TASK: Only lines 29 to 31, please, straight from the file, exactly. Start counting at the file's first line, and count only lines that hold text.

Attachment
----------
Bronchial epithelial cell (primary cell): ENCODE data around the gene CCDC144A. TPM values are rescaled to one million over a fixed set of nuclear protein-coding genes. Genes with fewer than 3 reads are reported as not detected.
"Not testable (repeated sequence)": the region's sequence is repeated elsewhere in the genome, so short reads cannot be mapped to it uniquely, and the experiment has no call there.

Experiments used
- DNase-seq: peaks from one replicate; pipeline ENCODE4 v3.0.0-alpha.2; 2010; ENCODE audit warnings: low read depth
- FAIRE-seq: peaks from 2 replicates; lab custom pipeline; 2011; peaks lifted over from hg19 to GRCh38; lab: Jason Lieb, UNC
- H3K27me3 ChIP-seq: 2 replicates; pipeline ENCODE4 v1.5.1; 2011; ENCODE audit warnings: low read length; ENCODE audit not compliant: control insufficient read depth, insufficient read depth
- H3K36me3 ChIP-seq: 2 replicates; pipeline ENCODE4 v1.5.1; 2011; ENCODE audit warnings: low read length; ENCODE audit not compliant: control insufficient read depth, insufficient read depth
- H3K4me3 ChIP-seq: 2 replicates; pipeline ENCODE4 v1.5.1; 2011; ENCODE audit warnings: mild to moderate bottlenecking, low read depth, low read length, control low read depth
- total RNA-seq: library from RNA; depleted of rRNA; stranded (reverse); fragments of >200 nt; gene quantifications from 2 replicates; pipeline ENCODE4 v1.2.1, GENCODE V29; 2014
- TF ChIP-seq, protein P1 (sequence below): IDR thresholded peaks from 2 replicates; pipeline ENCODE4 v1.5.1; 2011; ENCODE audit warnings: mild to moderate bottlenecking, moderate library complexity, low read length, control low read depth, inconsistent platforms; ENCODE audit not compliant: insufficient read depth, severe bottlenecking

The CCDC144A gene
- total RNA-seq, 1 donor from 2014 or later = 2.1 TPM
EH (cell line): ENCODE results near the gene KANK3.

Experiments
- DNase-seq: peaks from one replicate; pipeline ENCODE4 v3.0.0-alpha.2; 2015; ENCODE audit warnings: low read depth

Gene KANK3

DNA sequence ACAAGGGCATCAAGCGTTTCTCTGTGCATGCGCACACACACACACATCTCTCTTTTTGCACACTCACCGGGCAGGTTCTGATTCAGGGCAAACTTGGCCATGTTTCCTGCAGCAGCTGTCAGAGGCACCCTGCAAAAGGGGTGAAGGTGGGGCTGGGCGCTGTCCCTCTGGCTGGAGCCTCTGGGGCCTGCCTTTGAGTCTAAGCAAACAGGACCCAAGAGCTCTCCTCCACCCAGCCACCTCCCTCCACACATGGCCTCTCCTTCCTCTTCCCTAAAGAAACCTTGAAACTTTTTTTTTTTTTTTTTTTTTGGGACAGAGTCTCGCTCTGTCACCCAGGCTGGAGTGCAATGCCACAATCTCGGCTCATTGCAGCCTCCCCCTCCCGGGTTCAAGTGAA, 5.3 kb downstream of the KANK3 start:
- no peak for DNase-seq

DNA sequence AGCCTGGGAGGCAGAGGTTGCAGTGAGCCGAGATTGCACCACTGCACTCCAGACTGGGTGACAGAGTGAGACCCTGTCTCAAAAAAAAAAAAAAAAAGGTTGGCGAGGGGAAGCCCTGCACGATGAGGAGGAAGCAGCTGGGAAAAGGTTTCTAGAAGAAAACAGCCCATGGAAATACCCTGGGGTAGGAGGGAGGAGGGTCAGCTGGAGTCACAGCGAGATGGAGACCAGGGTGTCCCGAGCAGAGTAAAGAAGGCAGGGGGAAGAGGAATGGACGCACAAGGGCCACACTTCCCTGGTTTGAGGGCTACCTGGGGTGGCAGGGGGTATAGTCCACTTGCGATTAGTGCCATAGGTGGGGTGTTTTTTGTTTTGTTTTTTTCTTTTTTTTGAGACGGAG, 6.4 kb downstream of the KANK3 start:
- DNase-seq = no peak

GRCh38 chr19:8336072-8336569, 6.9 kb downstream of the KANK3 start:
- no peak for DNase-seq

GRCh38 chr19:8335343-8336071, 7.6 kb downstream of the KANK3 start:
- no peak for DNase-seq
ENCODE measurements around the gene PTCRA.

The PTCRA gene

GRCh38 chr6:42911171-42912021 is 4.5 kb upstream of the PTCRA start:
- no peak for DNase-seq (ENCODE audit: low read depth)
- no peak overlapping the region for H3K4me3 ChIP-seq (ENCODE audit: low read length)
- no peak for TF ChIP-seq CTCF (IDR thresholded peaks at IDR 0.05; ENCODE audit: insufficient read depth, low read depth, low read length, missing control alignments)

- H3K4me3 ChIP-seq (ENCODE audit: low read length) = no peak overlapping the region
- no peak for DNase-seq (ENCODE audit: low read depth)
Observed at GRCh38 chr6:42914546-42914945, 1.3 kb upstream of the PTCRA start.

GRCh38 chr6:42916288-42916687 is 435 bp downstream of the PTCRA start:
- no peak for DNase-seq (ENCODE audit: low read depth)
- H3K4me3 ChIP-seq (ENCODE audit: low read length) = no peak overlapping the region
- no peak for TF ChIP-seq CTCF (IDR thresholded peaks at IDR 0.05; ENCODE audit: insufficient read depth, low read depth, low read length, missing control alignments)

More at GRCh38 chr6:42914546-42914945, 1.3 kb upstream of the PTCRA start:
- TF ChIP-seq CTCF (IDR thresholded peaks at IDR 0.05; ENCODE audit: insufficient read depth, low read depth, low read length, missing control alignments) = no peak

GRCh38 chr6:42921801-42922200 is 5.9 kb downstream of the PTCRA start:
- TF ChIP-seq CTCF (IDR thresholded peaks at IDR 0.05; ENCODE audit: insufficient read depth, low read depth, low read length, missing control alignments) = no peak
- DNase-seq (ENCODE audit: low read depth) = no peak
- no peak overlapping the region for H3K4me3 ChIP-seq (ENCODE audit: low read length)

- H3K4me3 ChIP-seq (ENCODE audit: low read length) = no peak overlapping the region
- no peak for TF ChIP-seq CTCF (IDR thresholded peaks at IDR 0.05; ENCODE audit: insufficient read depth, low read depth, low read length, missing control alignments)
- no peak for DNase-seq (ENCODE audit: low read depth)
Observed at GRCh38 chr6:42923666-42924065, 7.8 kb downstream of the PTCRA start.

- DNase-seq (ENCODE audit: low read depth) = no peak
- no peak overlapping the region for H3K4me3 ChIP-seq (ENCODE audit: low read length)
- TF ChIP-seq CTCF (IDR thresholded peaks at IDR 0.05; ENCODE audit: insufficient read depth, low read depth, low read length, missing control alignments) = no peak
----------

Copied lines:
- no peak overlapping the region for H3K4me3 ChIP-seq (ENCODE audit: low read length)
- no peak for TF ChIP-seq CTCF (IDR thresholded peaks at IDR 0.05; ENCODE audit: insufficient read depth, low read depth, low read length, missing control alignments)

- H3K4me3 ChIP-seq (ENCODE audit: low read length) = no peak overlapping the region